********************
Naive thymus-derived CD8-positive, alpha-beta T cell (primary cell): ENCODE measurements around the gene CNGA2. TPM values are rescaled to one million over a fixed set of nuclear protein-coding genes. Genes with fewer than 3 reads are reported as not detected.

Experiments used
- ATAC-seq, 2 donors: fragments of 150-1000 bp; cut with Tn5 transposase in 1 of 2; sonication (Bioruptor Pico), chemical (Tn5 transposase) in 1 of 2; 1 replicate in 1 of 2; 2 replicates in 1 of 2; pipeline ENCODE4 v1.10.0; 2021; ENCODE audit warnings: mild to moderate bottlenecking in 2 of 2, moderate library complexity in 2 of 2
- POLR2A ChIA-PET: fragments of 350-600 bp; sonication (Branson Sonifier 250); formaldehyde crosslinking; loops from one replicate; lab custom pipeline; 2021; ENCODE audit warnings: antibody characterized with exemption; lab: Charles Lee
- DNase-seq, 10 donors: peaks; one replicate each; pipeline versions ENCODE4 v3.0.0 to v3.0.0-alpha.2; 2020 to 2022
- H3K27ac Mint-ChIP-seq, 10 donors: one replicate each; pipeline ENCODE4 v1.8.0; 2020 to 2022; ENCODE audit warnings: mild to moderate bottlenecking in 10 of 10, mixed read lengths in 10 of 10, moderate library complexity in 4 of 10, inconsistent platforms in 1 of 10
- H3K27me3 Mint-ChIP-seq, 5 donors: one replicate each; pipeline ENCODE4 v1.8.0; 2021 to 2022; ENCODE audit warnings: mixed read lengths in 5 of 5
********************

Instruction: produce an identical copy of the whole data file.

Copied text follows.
Naive thymus-derived CD8-positive, alpha-beta T cell (primary cell): ENCODE measurements around the gene CNGA2. TPM values are rescaled to one million over a fixed set of nuclear protein-coding genes. Genes with fewer than 3 reads are reported as not detected.

Experiments used
- ATAC-seq, 2 donors: fragments of 150-1000 bp; cut with Tn5 transposase in 1 of 2; sonication (Bioruptor Pico), chemical (Tn5 transposase) in 1 of 2; 1 replicate in 1 of 2; 2 replicates in 1 of 2; pipeline ENCODE4 v1.10.0; 2021; ENCODE audit warnings: mild to moderate bottlenecking in 2 of 2, moderate library complexity in 2 of 2
- POLR2A ChIA-PET: fragments of 350-600 bp; sonication (Branson Sonifier 250); formaldehyde crosslinking; loops from one replicate; lab custom pipeline; 2021; ENCODE audit warnings: antibody characterized with exemption; lab: Charles Lee
- DNase-seq, 10 donors: peaks; one replicate each; pipeline versions ENCODE4 v3.0.0 to v3.0.0-alpha.2; 2020 to 2022
- H3K27ac Mint-ChIP-seq, 10 donors: one replicate each; pipeline ENCODE4 v1.8.0; 2020 to 2022; ENCODE audit warnings: mild to moderate bottlenecking in 10 of 10, mixed read lengths in 10 of 10, moderate library complexity in 4 of 10, inconsistent platforms in 1 of 10
- H3K27me3 Mint-ChIP-seq, 5 donors: one replicate each; pipeline ENCODE4 v1.8.0; 2021 to 2022; ENCODE audit warnings: mixed read lengths in 5 of 5